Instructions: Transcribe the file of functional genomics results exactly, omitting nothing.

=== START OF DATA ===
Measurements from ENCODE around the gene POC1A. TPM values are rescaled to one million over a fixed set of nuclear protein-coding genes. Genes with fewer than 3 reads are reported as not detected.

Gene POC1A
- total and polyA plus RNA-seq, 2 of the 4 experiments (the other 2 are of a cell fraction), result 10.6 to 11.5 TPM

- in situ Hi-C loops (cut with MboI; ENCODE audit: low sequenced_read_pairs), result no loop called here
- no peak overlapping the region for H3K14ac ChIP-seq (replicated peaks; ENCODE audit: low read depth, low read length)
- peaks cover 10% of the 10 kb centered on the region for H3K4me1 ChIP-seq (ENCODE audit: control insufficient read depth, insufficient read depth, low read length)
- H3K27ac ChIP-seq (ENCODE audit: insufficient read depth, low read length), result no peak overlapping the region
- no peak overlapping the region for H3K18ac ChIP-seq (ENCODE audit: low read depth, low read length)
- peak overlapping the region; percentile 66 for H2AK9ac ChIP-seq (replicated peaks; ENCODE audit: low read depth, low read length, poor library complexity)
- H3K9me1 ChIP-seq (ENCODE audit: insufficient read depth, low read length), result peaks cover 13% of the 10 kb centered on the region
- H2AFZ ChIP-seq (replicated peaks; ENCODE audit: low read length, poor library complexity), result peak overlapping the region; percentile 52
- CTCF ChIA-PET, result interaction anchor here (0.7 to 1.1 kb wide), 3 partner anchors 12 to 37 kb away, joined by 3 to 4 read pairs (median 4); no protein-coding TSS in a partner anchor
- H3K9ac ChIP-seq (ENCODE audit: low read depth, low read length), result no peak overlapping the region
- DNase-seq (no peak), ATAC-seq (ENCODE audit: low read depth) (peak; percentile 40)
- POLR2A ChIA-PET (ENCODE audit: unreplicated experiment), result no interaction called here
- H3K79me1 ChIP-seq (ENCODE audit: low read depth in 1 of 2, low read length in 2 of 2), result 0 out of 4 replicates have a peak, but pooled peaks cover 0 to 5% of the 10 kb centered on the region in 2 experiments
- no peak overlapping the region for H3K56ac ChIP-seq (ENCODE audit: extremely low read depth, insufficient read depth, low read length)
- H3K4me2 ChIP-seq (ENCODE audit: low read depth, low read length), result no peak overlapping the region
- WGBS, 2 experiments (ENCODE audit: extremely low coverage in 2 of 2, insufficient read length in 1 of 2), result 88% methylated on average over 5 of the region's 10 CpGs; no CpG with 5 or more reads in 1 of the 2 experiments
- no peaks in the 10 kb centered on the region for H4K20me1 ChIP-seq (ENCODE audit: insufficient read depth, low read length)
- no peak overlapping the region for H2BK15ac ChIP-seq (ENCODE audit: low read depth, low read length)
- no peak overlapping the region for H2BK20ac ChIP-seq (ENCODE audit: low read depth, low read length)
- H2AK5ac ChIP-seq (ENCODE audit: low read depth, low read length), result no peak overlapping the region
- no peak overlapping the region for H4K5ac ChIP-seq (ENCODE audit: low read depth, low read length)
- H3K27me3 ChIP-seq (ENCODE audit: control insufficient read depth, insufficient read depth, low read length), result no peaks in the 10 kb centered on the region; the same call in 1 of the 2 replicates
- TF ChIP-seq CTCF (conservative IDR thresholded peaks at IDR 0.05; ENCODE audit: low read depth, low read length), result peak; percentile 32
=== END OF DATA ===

Measurements from ENCODE around the gene POC1A. TPM values are rescaled to one million over a fixed set of nuclear protein-coding genes. Genes with fewer than 3 reads are reported as not detected.

Gene POC1A
- total and polyA plus RNA-seq, 2 of the 4 experiments (the other 2 are of a cell fraction), result 10.6 to 11.5 TPM

- in situ Hi-C loops (cut with MboI; ENCODE audit: low sequenced_read_pairs), result no loop called here
- no peak overlapping the region for H3K14ac ChIP-seq (replicated peaks; ENCODE audit: low read depth, low read length)
- peaks cover 10% of the 10 kb centered on the region for H3K4me1 ChIP-seq (ENCODE audit: control insufficient read depth, insufficient read depth, low read length)
- H3K27ac ChIP-seq (ENCODE audit: insufficient read depth, low read length), result no peak overlapping the region
- no peak overlapping the region for H3K18ac ChIP-seq (ENCODE audit: low read depth, low read length)
- peak overlapping the region; percentile 66 for H2AK9ac ChIP-seq (replicated peaks; ENCODE audit: low read depth, low read length, poor library complexity)
- H3K9me1 ChIP-seq (ENCODE audit: insufficient read depth, low read length), result peaks cover 13% of the 10 kb centered on the region
- H2AFZ ChIP-seq (replicated peaks; ENCODE audit: low read length, poor library complexity), result peak overlapping the region; percentile 52
- CTCF ChIA-PET, result interaction anchor here (0.7 to 1.1 kb wide), 3 partner anchors 12 to 37 kb away, joined by 3 to 4 read pairs (median 4); no protein-coding TSS in a partner anchor
- H3K9ac ChIP-seq (ENCODE audit: low read depth, low read length), result no peak overlapping the region
- DNase-seq (no peak), ATAC-seq (ENCODE audit: low read depth) (peak; percentile 40)
- POLR2A ChIA-PET (ENCODE audit: unreplicated experiment), result no interaction called here
- H3K79me1 ChIP-seq (ENCODE audit: low read depth in 1 of 2, low read length in 2 of 2), result 0 out of 4 replicates have a peak, but pooled peaks cover 0 to 5% of the 10 kb centered on the region in 2 experiments
- no peak overlapping the region for H3K56ac ChIP-seq (ENCODE audit: extremely low read depth, insufficient read depth, low read length)
- H3K4me2 ChIP-seq (ENCODE audit: low read depth, low read length), result no peak overlapping the region
- WGBS, 2 experiments (ENCODE audit: extremely low coverage in 2 of 2, insufficient read length in 1 of 2), result 88% methylated on average over 5 of the region's 10 CpGs; no CpG with 5 or more reads in 1 of the 2 experiments
- no peaks in the 10 kb centered on the region for H4K20me1 ChIP-seq (ENCODE audit: insufficient read depth, low read length)
- no peak overlapping the region for H2BK15ac ChIP-seq (ENCODE audit: low read depth, low read length)
- no peak overlapping the region for H2BK20ac ChIP-seq (ENCODE audit: low read depth, low read length)
- H2AK5ac ChIP-seq (ENCODE audit: low read depth, low read length), result no peak overlapping the region
- no peak overlapping the region for H4K5ac ChIP-seq (ENCODE audit: low read depth, low read length)
- H3K27me3 ChIP-seq (ENCODE audit: control insufficient read depth, insufficient read depth, low read length), result no peaks in the 10 kb centered on the region; the same call in 1 of the 2 replicates
- TF ChIP-seq CTCF (conservative IDR thresholded peaks at IDR 0.05; ENCODE audit: low read depth, low read length), result peak; percentile 32